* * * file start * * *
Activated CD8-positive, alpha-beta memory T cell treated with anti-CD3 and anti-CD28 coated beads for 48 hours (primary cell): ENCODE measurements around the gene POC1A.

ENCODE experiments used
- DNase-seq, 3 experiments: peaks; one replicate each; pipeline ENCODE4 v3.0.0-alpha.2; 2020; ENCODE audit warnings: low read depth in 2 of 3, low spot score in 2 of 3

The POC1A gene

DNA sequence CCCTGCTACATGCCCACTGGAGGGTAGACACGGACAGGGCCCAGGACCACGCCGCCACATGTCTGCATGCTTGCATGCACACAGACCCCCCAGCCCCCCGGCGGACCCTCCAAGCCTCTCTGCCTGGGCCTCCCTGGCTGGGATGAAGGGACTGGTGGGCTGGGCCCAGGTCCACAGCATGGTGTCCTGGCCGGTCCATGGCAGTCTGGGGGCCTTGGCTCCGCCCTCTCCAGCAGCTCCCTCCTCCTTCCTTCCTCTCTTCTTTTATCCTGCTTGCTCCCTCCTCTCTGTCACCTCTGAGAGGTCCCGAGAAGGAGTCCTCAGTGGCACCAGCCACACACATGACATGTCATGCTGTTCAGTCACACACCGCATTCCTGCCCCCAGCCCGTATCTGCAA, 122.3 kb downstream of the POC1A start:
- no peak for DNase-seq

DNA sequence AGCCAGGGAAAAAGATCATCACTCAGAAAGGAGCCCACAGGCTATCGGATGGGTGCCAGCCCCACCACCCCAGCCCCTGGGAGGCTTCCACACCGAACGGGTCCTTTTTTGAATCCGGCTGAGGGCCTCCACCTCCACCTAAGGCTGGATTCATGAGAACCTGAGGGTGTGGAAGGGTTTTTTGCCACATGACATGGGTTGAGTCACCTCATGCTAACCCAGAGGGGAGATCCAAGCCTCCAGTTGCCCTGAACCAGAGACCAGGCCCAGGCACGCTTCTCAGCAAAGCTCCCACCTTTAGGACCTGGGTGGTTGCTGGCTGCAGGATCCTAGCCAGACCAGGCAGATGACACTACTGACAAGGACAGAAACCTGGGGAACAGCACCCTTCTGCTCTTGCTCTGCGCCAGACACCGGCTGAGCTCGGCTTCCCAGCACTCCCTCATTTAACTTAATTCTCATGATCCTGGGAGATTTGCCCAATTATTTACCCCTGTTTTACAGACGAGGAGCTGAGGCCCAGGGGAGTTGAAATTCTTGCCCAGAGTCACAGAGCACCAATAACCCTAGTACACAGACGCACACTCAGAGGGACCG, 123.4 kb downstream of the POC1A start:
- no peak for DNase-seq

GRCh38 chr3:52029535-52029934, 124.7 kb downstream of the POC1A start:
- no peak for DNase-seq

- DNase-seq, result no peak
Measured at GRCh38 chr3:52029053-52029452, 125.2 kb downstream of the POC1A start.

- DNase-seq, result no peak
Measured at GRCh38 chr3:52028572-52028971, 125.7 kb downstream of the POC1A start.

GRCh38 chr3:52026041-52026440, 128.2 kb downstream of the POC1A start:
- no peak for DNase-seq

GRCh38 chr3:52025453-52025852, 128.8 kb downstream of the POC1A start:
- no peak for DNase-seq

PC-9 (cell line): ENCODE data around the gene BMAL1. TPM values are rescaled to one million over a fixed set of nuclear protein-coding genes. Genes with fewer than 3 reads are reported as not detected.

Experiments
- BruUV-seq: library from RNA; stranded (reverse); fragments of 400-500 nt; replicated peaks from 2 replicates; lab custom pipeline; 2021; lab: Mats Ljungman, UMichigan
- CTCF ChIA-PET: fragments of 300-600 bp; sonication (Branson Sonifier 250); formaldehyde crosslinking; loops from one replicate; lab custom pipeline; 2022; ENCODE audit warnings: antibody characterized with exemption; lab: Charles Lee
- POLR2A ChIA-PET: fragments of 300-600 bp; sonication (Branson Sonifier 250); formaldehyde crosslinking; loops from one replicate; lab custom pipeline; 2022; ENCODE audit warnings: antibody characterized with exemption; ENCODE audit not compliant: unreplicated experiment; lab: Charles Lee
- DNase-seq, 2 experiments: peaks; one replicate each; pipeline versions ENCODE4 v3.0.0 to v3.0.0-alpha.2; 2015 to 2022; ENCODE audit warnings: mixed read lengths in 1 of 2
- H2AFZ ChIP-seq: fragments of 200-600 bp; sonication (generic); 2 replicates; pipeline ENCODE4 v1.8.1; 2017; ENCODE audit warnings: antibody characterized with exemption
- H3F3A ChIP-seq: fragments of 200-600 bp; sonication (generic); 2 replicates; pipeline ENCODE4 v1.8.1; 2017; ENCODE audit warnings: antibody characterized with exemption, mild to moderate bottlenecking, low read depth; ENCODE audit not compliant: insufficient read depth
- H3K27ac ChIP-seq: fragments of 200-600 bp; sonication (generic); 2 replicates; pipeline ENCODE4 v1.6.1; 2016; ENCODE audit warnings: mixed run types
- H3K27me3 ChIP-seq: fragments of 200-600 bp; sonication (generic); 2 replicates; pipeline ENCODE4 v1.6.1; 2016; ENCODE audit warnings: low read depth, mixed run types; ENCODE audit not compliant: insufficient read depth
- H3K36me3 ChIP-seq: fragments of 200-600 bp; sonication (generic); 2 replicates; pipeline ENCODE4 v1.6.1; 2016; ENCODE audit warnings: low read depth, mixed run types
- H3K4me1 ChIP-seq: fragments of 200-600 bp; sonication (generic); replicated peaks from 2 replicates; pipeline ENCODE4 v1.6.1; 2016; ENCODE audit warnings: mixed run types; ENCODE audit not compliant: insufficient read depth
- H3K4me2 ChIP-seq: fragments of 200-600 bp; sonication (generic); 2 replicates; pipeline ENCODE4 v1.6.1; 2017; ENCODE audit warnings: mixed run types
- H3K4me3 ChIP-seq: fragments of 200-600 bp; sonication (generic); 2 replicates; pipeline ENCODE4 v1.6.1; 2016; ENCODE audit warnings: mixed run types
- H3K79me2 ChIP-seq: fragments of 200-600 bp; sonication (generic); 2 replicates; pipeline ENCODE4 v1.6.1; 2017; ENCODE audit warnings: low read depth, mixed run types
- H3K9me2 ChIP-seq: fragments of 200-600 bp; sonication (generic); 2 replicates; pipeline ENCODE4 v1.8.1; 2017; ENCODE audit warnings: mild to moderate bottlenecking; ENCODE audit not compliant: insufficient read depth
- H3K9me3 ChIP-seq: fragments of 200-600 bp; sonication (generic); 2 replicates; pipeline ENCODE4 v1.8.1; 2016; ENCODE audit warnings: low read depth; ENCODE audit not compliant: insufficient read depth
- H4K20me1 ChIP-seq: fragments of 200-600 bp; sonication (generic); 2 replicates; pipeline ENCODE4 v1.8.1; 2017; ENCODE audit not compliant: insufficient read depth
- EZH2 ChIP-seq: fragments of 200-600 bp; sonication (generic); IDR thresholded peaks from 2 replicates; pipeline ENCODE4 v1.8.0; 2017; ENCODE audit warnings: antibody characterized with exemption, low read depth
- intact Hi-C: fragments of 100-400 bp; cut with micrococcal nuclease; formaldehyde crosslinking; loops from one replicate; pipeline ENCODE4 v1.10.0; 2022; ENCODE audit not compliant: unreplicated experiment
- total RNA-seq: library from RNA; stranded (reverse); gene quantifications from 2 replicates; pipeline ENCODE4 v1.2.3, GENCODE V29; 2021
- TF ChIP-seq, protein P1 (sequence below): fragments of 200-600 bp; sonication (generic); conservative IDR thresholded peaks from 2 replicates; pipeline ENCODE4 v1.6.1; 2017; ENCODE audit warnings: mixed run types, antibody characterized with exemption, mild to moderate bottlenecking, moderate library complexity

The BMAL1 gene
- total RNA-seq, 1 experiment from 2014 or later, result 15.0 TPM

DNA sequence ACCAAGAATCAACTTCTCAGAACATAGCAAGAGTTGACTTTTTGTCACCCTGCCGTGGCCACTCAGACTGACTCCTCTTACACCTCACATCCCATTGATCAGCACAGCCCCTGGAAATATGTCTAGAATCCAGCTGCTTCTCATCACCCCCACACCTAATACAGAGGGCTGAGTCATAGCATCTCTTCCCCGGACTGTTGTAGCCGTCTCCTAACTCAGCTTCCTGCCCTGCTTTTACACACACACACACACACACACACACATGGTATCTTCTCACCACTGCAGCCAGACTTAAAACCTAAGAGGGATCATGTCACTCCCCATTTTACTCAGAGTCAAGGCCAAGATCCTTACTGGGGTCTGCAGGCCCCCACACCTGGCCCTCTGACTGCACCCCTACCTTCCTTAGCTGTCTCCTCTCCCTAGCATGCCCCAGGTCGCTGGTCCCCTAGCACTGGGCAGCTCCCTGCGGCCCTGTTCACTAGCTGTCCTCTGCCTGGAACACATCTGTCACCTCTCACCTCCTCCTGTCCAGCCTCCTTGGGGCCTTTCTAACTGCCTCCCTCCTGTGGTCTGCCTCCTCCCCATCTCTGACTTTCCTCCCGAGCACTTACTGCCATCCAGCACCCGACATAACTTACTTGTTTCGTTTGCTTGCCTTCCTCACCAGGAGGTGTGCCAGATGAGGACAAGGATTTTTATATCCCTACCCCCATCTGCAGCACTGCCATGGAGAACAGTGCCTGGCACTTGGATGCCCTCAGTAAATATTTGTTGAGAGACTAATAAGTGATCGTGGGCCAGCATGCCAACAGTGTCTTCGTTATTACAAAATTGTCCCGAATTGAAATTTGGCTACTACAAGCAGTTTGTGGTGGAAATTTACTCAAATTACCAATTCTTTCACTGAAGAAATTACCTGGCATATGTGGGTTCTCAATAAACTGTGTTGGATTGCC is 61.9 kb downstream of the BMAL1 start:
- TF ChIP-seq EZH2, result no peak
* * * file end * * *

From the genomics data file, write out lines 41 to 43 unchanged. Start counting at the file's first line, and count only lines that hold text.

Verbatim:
The BMAL1 gene
- total RNA-seq, 1 experiment from 2014 or later, result 15.0 TPM

DNA sequence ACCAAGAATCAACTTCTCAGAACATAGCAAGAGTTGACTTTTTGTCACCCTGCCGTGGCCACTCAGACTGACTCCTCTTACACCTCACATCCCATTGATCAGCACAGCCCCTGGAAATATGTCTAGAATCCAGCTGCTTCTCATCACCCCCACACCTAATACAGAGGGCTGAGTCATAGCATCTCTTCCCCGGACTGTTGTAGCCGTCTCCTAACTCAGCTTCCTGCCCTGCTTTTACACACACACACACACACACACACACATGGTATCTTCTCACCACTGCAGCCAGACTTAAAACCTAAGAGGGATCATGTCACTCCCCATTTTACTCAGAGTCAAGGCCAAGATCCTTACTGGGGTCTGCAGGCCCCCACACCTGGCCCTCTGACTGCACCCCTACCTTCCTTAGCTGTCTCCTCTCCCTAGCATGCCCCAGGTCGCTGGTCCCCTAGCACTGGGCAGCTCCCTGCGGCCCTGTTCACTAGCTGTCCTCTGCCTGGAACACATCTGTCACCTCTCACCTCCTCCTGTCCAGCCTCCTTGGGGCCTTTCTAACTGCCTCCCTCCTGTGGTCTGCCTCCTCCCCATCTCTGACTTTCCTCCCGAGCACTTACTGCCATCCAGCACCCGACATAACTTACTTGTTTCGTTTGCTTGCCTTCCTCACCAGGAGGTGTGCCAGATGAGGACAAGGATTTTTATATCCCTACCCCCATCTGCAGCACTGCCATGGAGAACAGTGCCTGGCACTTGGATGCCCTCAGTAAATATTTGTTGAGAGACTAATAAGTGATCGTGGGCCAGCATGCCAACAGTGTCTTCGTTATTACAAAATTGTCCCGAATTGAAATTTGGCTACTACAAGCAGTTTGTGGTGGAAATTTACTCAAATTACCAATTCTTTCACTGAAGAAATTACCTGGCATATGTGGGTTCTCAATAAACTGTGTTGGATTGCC is 61.9 kb downstream of the BMAL1 start: